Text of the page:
Never mind that. The Spider’s Web book was quite good even if not quite the same treatment of the characters that Larsson created. There’s a new sequel coming out this fall called The Girl Who Takes an Eye for an Eye. Oh dear. Not too keen on that title. I don’t really like the cover either. The series has mostly not had the same English titles as the Swedish books. The Girl with the Dragon Tattoo was titled differently and was a translation from the Swedish to English title “Men Who Hated Women”. “The Girl Who Played with Fire” is a direct translation. “The Girl Who Kicked the Hornet’s Nest” should have been “The Air Castle That Exploded” when translated from the Swedish which sounds very awkward and Spider’s Web translates to “That Which Does Not Kill Us”.

Sure enough, the new book is titled in Swedish as Mannen som jagade sin skugga and translates to ”The Man who Chased his Shadow”. Again, why couldn’t they have gone with that? Probably because the publishers for the English Speaking World originally wanted to use something that ties them all together and make it a recognizable series. I would think they might not have wanted to alienate people with The Man Who Hated Women and since the plot centers on Lisbeth Salander, they went with The Girl with the Dragon Tattoo and a series was born.

What baffles me is why the Lagerkrantz books, at least, didn’t stay with “The Girl Who…” titles since that’s what they would inevitably be in English anyway. Larsson’s books weren’t published until after his death so he didn’t know what they’d be titled in English. I expect the publisher took the title of the second book, The Girl Who Kicked the Hornet’s Nest and ran with that as the theme.

The plot of the new book, according to this Swedish site (though it’s in English), says that Lisbeth is in a harsh women’s prison and gets new information about her past. It’s about Lisbeth taking revenge. Nothing new about that. That’s been a common thread in all of these books. I think the more I look at it, the more I intensely dislike the English title they’ve chosen for it.

Entertainment Weekly has a short interview with Lagercrantz. He says that the plot will revolve around the history behind the massive dragon tattoo on Lisbeth’s back. The author is also contracted for another book after this one.

One thing I have to mention, however, is the overall translation of the book to English. It is quite an accomplishment to translate a book from one language to another and have the essence of what the original author wanted to convey captured really well. Authors have a style, they have their own ways of using language and grammar, and it brings the book and the characters to life. That must be very difficult for a translator to do well. I don’t read any other language so perhaps the English translations would be a let down, I don’t know. But translations I’ve read from various languages all seem to be excellent and these are no different. I read these books and have never felt like the story suffered for the translation, that it didn’t flow or that it felt awkward at all. I’ve read books translated from Norwegian, Swedish, Icelandic, Japanese, Russian and French, just to name a few. Translators are unsung heros, I think, and I wonder how many of them must be writers in their own right?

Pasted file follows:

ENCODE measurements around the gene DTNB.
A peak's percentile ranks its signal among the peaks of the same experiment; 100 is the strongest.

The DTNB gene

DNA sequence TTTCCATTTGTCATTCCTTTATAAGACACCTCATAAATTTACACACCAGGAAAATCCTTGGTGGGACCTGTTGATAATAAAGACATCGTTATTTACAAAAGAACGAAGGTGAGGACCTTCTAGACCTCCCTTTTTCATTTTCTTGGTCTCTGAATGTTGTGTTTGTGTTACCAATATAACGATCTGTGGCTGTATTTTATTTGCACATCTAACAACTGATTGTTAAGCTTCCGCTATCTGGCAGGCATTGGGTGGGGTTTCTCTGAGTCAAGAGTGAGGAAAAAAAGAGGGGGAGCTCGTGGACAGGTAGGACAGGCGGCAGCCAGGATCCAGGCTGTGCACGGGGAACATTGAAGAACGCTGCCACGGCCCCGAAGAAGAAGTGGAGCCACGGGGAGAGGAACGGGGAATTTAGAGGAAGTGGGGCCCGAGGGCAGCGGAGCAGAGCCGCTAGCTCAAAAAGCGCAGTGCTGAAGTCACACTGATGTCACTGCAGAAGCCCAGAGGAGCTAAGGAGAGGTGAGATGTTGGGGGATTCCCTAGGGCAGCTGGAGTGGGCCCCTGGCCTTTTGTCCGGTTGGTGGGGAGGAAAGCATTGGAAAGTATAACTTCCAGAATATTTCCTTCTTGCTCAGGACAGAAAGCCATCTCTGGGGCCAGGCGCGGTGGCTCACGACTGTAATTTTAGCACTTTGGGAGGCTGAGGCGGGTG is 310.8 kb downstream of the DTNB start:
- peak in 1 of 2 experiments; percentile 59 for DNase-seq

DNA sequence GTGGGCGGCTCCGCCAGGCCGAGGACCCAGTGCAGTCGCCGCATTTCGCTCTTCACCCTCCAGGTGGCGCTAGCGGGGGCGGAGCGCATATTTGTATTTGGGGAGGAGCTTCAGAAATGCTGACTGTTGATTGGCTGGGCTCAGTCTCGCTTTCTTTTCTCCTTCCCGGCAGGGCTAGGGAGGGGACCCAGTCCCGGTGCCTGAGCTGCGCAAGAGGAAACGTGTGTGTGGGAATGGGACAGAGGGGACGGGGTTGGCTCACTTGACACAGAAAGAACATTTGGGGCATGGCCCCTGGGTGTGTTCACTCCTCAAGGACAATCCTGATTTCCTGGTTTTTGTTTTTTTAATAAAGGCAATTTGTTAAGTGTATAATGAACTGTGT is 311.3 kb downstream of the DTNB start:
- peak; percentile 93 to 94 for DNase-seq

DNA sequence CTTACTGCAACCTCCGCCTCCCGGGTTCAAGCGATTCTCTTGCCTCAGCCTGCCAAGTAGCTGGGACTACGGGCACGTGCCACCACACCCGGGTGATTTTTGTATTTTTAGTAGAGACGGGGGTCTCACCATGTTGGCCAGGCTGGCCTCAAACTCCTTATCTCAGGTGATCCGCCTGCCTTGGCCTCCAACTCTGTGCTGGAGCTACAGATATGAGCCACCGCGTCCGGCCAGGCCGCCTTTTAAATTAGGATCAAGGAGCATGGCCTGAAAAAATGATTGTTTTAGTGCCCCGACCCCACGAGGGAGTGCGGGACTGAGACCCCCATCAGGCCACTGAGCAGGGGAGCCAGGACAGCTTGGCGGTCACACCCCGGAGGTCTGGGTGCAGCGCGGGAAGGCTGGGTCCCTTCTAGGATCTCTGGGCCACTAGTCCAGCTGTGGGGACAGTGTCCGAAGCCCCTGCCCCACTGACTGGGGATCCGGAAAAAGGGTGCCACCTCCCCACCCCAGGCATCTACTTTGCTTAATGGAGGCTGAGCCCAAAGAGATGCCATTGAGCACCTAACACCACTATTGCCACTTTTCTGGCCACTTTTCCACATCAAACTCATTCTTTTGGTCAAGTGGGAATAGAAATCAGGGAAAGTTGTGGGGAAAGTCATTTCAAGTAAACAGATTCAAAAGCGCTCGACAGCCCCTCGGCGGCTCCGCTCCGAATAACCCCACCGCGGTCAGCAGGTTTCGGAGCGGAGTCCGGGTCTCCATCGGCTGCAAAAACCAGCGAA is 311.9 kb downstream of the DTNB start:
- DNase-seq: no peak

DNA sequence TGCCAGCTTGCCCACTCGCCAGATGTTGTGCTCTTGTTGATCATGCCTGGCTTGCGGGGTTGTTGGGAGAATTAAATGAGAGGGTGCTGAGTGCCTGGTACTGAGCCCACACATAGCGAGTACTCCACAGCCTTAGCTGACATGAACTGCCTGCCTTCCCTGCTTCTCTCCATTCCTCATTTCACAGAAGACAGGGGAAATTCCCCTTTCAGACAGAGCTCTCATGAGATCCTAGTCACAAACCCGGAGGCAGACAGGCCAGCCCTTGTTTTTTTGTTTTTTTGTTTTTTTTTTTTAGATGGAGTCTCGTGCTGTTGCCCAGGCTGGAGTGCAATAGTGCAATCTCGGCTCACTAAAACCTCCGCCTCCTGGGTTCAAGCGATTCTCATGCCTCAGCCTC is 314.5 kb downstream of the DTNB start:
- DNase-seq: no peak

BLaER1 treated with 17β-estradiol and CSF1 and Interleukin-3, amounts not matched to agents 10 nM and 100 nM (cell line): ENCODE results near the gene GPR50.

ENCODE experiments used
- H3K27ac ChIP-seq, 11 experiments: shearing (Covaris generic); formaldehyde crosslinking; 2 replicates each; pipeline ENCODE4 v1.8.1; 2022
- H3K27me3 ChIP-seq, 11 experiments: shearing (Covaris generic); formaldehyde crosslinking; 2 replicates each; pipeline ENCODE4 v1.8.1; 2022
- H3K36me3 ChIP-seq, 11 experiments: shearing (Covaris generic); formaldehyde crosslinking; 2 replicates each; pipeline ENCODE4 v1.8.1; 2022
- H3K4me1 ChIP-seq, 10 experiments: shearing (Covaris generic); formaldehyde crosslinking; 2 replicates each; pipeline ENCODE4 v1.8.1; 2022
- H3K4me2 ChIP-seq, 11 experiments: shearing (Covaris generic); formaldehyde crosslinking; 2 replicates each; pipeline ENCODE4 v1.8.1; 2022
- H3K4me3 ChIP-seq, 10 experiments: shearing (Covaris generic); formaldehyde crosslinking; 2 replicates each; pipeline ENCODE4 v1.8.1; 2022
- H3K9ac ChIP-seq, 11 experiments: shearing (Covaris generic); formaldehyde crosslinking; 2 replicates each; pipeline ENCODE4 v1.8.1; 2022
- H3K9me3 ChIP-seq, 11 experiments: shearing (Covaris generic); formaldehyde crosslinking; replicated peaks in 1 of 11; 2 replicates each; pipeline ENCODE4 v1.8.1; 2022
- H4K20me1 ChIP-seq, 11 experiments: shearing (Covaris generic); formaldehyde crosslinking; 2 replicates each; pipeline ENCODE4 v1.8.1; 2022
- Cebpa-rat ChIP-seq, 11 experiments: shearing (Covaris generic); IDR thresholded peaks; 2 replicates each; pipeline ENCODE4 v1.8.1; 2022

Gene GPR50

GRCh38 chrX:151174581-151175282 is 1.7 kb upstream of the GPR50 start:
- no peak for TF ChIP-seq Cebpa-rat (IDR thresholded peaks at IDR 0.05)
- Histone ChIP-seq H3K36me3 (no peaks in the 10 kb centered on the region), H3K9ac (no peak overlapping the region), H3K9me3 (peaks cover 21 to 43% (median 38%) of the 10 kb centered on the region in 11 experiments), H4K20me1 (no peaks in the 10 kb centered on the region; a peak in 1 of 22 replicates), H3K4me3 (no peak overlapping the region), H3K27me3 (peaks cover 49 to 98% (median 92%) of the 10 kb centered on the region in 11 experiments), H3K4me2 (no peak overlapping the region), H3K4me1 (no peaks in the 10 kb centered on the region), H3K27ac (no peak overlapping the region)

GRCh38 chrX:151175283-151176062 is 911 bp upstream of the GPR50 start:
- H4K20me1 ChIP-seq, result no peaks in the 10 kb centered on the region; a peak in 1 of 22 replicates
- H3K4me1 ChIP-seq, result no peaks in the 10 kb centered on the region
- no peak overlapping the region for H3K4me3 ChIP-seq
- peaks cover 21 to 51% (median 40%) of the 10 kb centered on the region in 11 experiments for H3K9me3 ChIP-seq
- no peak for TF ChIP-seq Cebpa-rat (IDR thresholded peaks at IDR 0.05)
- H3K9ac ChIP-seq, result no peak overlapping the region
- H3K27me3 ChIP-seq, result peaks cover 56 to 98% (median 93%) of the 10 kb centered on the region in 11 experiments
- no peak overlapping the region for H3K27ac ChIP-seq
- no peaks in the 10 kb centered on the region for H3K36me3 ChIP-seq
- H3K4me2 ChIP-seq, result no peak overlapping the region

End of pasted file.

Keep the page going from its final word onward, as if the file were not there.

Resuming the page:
The next news on this same subject is the films. I saw the original three Swedish films with Noomi Rapace as Lisbeth. They were excellent. Sony made an American version of the first book in 2011 starring Rooney Mara and it did ok I think. I liked it well enough but the Swedish version had a bit more atmosphere, I think. The second and third books were supposed to be filmed with the same cast but have had scheduling problems and I haven’t heard anything about it. I don’t think they’re going to be made at all because there isn’t even a placeholder for either film on IMDB. It seems that Sony is jumping into Spider’s Web instead but not using the same cast as the first American version. It will be interesting to see who they end up casting. The IMDB placeholder is here but they only have credits for the director and writers so far.

The trivia on the IMDB page speaks about the possibility of casting either Natalie Portman or Scarlett Johansson but I wouldn’t like either of them in the role. Far too “Hollywood”. The first Hollywood version used an actor who was less known and I think it worked better. Another name that’s been mentioned is Alicia Vikander who is Swedish and was the robot in Ex Machina. Might have possibilities there. She appears to be filming a new version of Tomb Raider so she will likely have the chops to do action.

I’ll be following this with interest and I am pretty sure I’ll be buying the book when it comes out in the fall.

Ooh, and in doing some research, I discovered a Wiki for the Millenium books, here. Excellent. I shall have a good rummage around there.

Review: Hitman Anders and the Meaning of It All

2017: 22
5 of 5 stars
Published September 2015

Hitman Anders and the Meaning of It All by Jonas Jonasson (translation from Swedish to English by Rachel Willson-Broyles)

Another hit from Jonas Jonasson! I always know I’m going to read one of his books with a smile and this is no different. His books are quirky and off the wall. The book cover itself calls the adventure “madcap” and yes, yes it is. The humour is wry and dry and there’s always a satisfactorily happy ending.

This book tells the tale of a homeless hotel receptionist, Pers,  who lives in a cheap hotel that used to be a brothel, a defrocked female Protestant Vicar, Johanna, who doesn’t believe in God anymore and a violent criminal,  Anders,  who breaks bones for money who find themselves in the business of formally organizing the criminal’s daily attacks, paid for, not just by other criminals, but by anyone that wants to teach someone a physically painful lesson. They draw the line at murder for money but are not adverse to more broken bones. But when Anders the criminal finds God, an inadvertent result of conversations with the priest, he doesn’t want to hurt people anymore. Pers and  Johanna have become accustomed to the dirty money and have to come up with another plan.

Their plan is to start a church, the church of Anders, cashing in on Anders’ newly baked obsession. In his newly benevolent state, Anders has gained a lot of positive publicity in the tabloid press by giving away a lot of the money he made for the revenge hits, including money he took but didn’t do the jobs at all. As a result, Stockholm’s criminal element are looking for him. The new church might bring in the krone, but it might also be the death of them all.

These adventures and more are recalled in the book. It’s about money, charity, stupidity and even love. It’s about overcoming the expectations of your family and finding who you really want to be. And it’s about taking charge and changing your life. As are all his books!